Health Services Research (HSR) in oncology: end-of-life therapies
Supported by DexHelpp (data-requirements and -acquisition), Nicole Grössmann
Duration: January 2018 – June 2019
The broad spectrum of cancer care presents special challenges for quality measurement. Multimodal treatments (surgery, chemo-, hormone-, immune-, radiotherapy) are characterized by a repeated change between outpatient and inpatient treatment. Nevertheless, internationally generic indicators have been developed that measure the quality of care irrespective of the tumour entity [1, 2]. The most commonly used generic quality indicator relates to end-of-life care: Death in a bed in acute care, intensive care and systemic therapies in the last few weeks of life  is associated with negative quality of care. Recent analyses of routine data from Switzerland  or seven Western countries  show that in Belgium, Canada, England, Germany and Norway (38.3–52.1%) the proportion of those who died in hospitals was significantly higher than in the Netherlands and the USA (29.4% and 22.2%, respectively). An exploratory study with data from Lower Austria (NÖGKK) insured persons in this age group was 58.4%, which is above the highest international reference value (Canada 52.1%) .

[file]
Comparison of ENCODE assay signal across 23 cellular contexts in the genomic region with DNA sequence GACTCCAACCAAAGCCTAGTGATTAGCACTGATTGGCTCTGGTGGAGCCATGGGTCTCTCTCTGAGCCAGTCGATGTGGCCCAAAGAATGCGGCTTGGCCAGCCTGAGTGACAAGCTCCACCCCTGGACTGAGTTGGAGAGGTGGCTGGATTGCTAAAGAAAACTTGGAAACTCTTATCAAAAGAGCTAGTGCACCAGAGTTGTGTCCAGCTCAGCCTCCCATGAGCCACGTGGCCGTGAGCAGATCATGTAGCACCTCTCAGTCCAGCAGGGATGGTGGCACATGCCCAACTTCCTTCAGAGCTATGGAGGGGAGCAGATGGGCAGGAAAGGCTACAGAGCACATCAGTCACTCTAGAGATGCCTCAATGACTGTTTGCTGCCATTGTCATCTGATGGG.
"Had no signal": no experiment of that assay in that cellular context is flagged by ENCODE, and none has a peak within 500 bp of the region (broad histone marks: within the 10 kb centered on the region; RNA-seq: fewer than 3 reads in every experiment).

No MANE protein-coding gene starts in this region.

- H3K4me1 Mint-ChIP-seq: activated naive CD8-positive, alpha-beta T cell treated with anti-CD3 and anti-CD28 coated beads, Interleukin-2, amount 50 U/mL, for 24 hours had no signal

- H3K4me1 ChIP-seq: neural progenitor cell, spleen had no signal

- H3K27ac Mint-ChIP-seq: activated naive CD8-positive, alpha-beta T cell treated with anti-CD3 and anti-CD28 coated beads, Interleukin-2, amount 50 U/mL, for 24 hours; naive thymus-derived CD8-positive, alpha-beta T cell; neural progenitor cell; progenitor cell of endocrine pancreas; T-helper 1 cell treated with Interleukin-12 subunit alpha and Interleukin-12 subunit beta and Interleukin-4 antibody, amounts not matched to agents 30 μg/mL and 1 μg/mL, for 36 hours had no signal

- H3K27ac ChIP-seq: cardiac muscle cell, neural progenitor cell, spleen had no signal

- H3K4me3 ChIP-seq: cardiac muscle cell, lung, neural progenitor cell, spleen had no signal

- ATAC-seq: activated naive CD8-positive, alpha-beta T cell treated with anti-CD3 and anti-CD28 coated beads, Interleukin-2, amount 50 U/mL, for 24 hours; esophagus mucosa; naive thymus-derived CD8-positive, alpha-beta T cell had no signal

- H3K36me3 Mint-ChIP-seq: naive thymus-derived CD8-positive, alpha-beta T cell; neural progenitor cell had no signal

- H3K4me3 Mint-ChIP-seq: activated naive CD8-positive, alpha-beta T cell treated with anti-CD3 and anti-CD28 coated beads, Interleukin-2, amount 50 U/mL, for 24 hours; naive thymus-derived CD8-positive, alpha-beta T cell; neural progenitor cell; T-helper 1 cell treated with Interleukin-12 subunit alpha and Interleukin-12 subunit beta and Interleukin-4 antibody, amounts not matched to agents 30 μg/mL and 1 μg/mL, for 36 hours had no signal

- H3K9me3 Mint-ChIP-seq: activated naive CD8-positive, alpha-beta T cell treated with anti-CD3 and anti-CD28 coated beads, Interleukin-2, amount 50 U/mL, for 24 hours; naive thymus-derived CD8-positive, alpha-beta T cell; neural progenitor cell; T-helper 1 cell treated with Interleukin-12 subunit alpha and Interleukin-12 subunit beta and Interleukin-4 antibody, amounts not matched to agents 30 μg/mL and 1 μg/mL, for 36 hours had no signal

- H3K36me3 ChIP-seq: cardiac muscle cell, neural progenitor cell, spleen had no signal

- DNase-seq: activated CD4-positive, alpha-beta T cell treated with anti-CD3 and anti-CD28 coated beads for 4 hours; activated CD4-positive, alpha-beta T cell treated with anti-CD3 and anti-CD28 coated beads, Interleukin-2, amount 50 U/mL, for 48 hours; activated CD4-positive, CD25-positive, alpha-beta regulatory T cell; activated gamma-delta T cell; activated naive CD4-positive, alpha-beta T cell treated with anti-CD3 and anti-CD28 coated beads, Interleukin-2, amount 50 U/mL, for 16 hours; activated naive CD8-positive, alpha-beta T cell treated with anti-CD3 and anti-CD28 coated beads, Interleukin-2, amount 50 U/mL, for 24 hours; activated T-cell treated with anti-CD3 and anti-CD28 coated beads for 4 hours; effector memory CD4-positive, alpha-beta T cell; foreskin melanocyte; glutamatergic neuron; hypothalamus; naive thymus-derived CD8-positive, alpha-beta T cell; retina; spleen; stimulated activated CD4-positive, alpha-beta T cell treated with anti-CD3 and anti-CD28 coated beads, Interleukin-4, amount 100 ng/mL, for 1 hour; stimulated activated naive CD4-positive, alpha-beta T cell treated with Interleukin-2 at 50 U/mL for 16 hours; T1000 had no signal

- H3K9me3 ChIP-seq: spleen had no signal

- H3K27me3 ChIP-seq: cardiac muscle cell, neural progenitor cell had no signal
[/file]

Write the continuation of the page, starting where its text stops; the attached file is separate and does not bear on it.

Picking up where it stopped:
Project aim and research question:
The project aims to extend the exploratory study on oncological therapies at the end-of-life from Lower Austria with data from all nine Federal States of Austria and at embedding the information about the place of death, hospital and intensive care admission at the end-of-life, and systemic (curative) therapies at the end-of-life in a literature synthesis on this topic. In addition, the possibility of operationalizing the generic indicators compiled by Patera and Wild (2012)  with routine data from the Austrian healthcare system will be examined. Building on this, it should be shown in which areas additional data needs exist.
In addition to
- Selective (hand) search for empirical studies on the care of oncological patients at the end-of- life
- Analysis of routine data, and
- Aggregated presentation of results.
- Jan–March 2018: Literature search and definition data-requirements, -acquisition
- April–Dec 2018: Data-analysis
- Jan–June 2019: Reporting, Peer-Review
 Patera, N. (2011): Behandlungsqualität in der Onkologie und deren Messung. HTA-Projektbericht 49a.
 Patera, N. und Wild, C. (2012): Generische Indikatoren für Prozessqualität in der Onkologie: Ein Kompendium. HTA-Projektbericht 49b.
 Wild, C., Patera, N., (2013) Measuring quality in cancer care: initiatives in seven countries. European Journal of Cancer Care 22 (6): 773–781.
 Matter-Walstra KW, et al. (2014) Delivery of health care at the end of life in cancer patients of four swiss cantons: a retrospective database study (SAKK 89/09). BMC Cancer;14:306.
 Bekelmann JE, Halpern SD, Blankart CR. (2016) Comparison of Site of Death, Health Care Utilization, and Hospital Expenditures for Patients Dying With Cancer in 7 Developed Countries. JAMA;315(3):272-83.
 Fuchs F, Robausch M (2017) Vortrag bei HTA in KA, 28.9.2017, eingereicht als Manuskript.